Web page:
Available Now! (click cover)

America's Counter-Revolution
The Constitution Revisited

From the back cover:

This book challenges the assumption that the Constitution was a landmark in the struggle for liberty. Instead, Sheldon Richman argues, it was the product of a counter-revolution, a setback for the radicalism represented by America’s break with the British empire. Drawing on careful, credible historical scholarship and contemporary political analysis, Richman suggests that this counter-revolution was the work of conservatives who sought a nation of “power, consequence, and grandeur.” America’s Counter-Revolution makes a persuasive case that the Constitution was a victory not for liberty but for the agendas and interests of a militaristic, aristocratic, privilege-seeking ruling class.

Wednesday, December 31, 2008

Gore in Gaza Again

Until the Israeli government decides to treat the Palestinians as human beings with rights, the violence we see happening in Gaza will continue to break out periodically. Should Palestinians indiscriminately shell southern Israel? No. Should the Israeli armed forces indiscriminately attack Gaza? No. The only way to break the cycle is for the Israeli government to change its attitude toward the Palestinians. They have been treated badly for more than a century. Those who acquiesced when the regime was imposed on them were treated like junior citizens. Those in the occupied territories have been treated like animals. Expecting peace under those circumstances is absurd.


steven said...

When I read the title, Sheldon, I first thought that you were talking about former vice-president Al Gore visiting Gaza. That would be a good place to send him.

Sheldon Richman said...

That crossed my mind as I wrote it. I figure the violence is the result of global warming.

Neverfox said...


Is there any point in your mind where indiscriminate shelling becomes a necessary, proportionate response (I'm thinking about Long's Principle of Proportion)) to a state that has "locked them inside their awfully narrow borders, throttled their economy, and killed and seriously wounded thousands of them…"?

Sheldon Richman said...

Neverfox, to understand is not to justify. There is no justification for the indiscriminate use of force. That Israel has a history of treating the Palestinians that way can't be invoked. Neither can a principle of proportionality. The killing of bystanders is certainly not proportional to what the bystanders have done.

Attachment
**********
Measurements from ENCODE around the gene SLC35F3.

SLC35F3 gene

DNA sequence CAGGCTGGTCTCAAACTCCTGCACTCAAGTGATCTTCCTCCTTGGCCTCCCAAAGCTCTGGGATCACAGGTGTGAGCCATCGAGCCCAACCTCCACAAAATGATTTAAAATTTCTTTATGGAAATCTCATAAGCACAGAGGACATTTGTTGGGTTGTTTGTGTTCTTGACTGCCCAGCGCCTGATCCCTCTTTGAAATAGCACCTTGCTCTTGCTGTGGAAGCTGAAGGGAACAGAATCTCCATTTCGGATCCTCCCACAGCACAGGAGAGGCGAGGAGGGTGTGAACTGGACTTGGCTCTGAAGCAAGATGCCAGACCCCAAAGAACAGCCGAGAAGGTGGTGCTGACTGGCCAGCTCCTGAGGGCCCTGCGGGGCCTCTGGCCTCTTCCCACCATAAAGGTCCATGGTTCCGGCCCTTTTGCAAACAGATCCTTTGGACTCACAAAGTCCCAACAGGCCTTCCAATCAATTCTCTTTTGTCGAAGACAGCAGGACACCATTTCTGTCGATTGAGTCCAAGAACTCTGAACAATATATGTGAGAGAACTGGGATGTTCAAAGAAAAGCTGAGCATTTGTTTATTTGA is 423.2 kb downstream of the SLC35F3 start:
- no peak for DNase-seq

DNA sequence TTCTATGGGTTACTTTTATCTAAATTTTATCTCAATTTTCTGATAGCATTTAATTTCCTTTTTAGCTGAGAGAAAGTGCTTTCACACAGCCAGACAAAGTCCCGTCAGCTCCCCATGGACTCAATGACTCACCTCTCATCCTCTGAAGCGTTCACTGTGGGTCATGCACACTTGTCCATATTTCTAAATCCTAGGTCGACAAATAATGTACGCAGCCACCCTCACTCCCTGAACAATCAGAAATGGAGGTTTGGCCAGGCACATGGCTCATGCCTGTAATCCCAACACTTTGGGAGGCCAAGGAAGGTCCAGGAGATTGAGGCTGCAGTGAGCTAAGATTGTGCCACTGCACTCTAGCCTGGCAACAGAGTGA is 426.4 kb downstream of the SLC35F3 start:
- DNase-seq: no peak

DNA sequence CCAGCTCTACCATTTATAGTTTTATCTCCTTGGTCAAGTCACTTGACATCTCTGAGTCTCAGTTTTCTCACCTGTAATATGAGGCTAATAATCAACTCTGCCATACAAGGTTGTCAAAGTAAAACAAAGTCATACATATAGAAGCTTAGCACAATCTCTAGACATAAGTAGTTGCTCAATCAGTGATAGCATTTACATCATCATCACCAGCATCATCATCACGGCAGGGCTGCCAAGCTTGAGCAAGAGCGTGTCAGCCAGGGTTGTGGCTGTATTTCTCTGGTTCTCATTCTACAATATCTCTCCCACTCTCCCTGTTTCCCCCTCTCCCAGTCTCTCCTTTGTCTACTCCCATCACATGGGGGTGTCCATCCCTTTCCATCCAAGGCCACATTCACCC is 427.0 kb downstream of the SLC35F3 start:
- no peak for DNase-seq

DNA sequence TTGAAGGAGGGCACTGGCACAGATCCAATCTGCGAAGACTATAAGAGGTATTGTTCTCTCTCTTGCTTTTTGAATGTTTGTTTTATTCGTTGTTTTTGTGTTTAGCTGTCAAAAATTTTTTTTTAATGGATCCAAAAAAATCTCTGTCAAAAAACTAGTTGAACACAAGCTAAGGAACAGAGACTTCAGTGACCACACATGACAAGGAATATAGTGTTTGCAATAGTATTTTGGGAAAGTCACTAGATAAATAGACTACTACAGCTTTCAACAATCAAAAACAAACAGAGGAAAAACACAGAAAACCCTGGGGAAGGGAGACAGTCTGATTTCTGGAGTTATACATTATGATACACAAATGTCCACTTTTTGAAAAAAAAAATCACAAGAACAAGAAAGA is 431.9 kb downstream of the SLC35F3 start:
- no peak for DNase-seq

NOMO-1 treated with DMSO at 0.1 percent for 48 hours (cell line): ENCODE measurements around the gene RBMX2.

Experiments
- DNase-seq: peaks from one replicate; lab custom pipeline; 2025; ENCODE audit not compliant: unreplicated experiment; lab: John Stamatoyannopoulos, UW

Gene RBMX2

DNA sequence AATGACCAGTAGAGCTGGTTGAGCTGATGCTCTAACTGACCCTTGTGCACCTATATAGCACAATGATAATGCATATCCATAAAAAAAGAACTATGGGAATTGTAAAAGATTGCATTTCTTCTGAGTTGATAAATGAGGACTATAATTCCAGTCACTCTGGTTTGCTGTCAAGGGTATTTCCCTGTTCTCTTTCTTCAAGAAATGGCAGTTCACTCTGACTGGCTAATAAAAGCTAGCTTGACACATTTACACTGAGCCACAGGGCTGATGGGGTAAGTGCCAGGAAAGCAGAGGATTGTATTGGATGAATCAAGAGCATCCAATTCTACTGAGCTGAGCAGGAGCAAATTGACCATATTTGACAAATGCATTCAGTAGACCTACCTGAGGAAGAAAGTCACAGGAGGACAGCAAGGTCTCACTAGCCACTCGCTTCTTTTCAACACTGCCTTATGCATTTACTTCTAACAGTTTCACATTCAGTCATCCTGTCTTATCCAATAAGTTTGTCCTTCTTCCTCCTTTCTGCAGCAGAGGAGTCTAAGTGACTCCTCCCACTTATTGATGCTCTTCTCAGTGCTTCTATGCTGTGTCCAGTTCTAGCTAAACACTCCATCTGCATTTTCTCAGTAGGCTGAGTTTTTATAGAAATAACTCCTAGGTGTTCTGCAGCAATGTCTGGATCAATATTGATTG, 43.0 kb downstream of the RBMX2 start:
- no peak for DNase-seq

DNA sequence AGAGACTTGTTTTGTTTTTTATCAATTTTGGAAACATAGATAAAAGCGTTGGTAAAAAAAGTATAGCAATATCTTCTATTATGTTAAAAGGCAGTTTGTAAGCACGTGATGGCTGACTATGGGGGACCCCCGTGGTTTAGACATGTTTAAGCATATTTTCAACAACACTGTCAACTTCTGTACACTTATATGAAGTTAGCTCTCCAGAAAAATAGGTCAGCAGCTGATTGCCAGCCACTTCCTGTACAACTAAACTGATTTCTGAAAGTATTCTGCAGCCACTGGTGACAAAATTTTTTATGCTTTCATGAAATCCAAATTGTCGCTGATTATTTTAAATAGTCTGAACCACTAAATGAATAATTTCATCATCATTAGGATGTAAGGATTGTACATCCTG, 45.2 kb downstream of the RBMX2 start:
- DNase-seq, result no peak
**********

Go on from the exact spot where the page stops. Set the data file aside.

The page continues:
Neverfox said...


I agree. The killing of bystanders is certainly a predictable result of the bloodfeud approach to problem-solving. The entire exchange is cast as one "public good" against another, which treats each side as a single person internalizing all costs with full consent.

In fact, I think what's missing from the typical analysis of the story is an anarchist perspective. By that I mean a recasting of the analysis away from Israel-v-Palestine to States-v-People. What you have are a lot of people, Jews and Arabs alike, dealing with the pain and betrayed desires that are the predictable result of the state "representation"; they are locked out of any real chance at solving their problems or manifesting actual dissent.

Jimi G said...

Good points Neverfox.

Just as Bourne wrote about war being the health of the state, Israel is a living example. It is not simply a matter of health in Israel's case, it is a matter of survival. Israel cannot exist without war.

I submit this article for review:

The Self-Defense of Suicide

"Israel needs a continuing cycle of violence. As long as this cycle is provoked through daily oppression, Israelis can sustain that haven in which they can unite behind their inability to examine their apartheid mentality. Violence maintains a zone in which that existential threat of old stifles any possibility for genuine empathy and egalitarian self-reflection. At the same time, violence is a necessary means for entrenching the purported legitimacy of what is claimed to be the only alternative to this violence. That alternative is no other than the “surprisingly” failing, “sane”, “reasonable” and “moderate” “peace process” towards two states, a process which aims to legitimise the apartheid state once and for all."


Sheldon Richman said...

I certainly agree that if the state and the quasi-states would get out of the way, most people in the region would figure out that peace and trade are better ways to live.

Brent said...

It would also help if the state known as the United States would quit supplying "aid", such as military weaponry, to all the states, quasi-states, and would-be states of the world. Having to bear (more of) the cost of one's actions is a good way to discourage destructive actions.

brodix said...

I think we really need to update our moral paradigm. It is based on an amoeba like attraction to the beneficial and repulsion of the detrimental, good vs. bad. This creates a linear view of reality that doesn’t seriously consider reciprocity, reaction, equilibrium, the laws of unintended consequences, etc. In fact they are derided as moral relativism. So we naturally assume that if a little is good, a lot must be that much better. It's no wonder people can be so completely butt-headed and think they are God's gift to the rest of us.